23 November 2011
The International Organization for Standardization has published a new series of international case studies on 11 companies showing that implementing Standards can provide economic benefits from between 0.5% and 4% of their annual sales revenue.
The case studies are based on the experiences of companies operating in a variety of business sectors in 10 countries – Indonesia, Singapore, Thailand, Vietnam, Brazil, Colombia, Peru, Botswana, South Africa, and Germany (two case studies).
The size of the companies varies from a small business with 25 employees and annual sales revenue of around $US 4.5 million to companies with several thousand employees and annual revenue of over $US1.5 billion. The sectors include agri-food, chemicals, construction and construction materials, electrical appliances, electrical power transmission, food retail/food logistics, industrial automation equipment, and information and telecommunication. Read more.
Download the case studies:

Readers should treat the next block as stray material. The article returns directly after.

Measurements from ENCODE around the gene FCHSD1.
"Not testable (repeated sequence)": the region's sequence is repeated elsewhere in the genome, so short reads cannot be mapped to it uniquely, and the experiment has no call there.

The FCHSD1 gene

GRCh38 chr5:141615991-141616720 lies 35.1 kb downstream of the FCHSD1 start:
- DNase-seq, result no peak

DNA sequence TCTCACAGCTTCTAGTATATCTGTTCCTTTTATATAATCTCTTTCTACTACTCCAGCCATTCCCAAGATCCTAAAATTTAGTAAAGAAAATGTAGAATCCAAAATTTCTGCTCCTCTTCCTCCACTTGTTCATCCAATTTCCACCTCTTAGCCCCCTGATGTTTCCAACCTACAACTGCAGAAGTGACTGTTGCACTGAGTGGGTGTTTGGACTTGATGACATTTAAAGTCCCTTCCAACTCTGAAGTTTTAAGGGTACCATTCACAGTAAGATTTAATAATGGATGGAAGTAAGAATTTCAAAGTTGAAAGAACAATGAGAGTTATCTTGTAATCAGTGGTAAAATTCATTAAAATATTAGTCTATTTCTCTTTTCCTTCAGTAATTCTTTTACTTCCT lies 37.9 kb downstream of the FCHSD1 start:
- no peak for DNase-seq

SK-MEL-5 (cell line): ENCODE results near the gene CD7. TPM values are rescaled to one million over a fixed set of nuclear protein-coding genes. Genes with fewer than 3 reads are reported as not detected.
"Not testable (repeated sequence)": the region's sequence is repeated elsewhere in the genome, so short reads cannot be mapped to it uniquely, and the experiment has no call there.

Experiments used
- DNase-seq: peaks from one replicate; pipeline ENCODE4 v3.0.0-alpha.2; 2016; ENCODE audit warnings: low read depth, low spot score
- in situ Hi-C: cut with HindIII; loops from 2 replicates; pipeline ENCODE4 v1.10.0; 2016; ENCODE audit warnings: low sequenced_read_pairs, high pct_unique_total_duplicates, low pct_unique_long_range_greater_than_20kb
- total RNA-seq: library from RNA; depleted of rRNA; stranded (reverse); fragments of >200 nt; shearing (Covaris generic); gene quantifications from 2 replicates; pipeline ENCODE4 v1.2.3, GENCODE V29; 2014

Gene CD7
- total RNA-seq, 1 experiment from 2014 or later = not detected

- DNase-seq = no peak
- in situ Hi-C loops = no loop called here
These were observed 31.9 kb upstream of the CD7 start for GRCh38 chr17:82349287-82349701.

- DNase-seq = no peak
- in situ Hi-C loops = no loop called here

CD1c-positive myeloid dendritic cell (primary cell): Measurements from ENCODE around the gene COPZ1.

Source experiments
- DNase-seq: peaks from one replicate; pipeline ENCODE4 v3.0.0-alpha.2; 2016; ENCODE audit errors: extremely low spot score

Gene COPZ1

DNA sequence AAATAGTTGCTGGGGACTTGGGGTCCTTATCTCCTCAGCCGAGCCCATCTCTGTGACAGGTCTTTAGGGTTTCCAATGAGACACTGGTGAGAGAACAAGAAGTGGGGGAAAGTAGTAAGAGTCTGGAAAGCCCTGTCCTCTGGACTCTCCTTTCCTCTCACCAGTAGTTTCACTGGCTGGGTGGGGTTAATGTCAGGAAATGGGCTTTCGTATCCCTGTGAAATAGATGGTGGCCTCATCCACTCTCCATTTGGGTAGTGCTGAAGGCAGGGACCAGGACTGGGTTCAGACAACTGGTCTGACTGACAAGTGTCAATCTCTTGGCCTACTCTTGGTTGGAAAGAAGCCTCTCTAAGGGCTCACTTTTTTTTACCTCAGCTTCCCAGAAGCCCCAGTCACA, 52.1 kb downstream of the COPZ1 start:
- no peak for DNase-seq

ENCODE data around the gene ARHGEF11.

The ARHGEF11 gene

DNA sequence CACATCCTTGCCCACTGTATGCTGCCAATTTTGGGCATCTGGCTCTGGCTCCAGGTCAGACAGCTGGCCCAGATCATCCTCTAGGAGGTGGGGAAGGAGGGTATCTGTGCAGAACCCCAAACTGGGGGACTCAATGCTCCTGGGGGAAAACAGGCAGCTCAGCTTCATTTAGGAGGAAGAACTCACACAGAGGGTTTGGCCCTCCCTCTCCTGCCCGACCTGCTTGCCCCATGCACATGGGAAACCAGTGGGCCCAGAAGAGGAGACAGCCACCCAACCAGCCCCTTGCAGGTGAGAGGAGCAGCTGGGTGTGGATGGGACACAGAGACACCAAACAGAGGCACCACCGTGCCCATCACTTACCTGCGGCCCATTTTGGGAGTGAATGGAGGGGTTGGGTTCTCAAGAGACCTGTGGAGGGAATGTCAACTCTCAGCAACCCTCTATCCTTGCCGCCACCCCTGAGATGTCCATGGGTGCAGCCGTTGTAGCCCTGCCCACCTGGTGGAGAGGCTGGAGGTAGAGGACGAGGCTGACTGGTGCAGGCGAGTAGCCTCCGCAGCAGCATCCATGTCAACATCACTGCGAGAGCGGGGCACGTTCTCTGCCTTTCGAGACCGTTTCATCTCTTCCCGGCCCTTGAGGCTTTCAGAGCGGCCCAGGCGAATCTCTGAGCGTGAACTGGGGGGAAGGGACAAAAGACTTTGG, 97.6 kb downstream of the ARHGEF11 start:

- Economic benefits of Standards – Botswana
- Economic benefits of Standards – Brazil
- Economic benefits of Standards – Columbia
- Economic benefits of Standards – Germany Nanotron Technologies GmbH
- Economic benefits of Standards – Germany Siemens
- Economic benefits of Standards – Indonesia
- Economic benefits of Standards – Peru
- Economic benefits of Standards – Singapore
- Economic benefits of Standards – South Africa
- Economic benefits of Standards – Thailand
- Economic benefits of Standards – Vietnam
To read the Business and Economic Research Limited report commissioned by the Standards Council on The Economic Benefits of Standards to New Zealand, go to http://www.standards.co.nz:/news/Associated+news.htm and scroll down to the report.
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About Standards New Zealand
Standards New Zealand is the operating arm of the Standards Council, and part of New Zealand's standards and conformance infrastructure. Standards New Zealand is an autonomous Crown entity responsible for managing the development and distribution of Standards across a range of sectors nationally.
Standards New Zealand is a self-funded, not-for-profit organisation, relying on revenue primarily from contracts with sponsors to develop Standards, and from sales of Standards publications. Our independence helps us facilitate a cross section of stakeholders' contributions to the development of Standards, and ensure that each Standard meets the needs of end users.
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The question is not what you gain from standardisation, it's what you lose without it.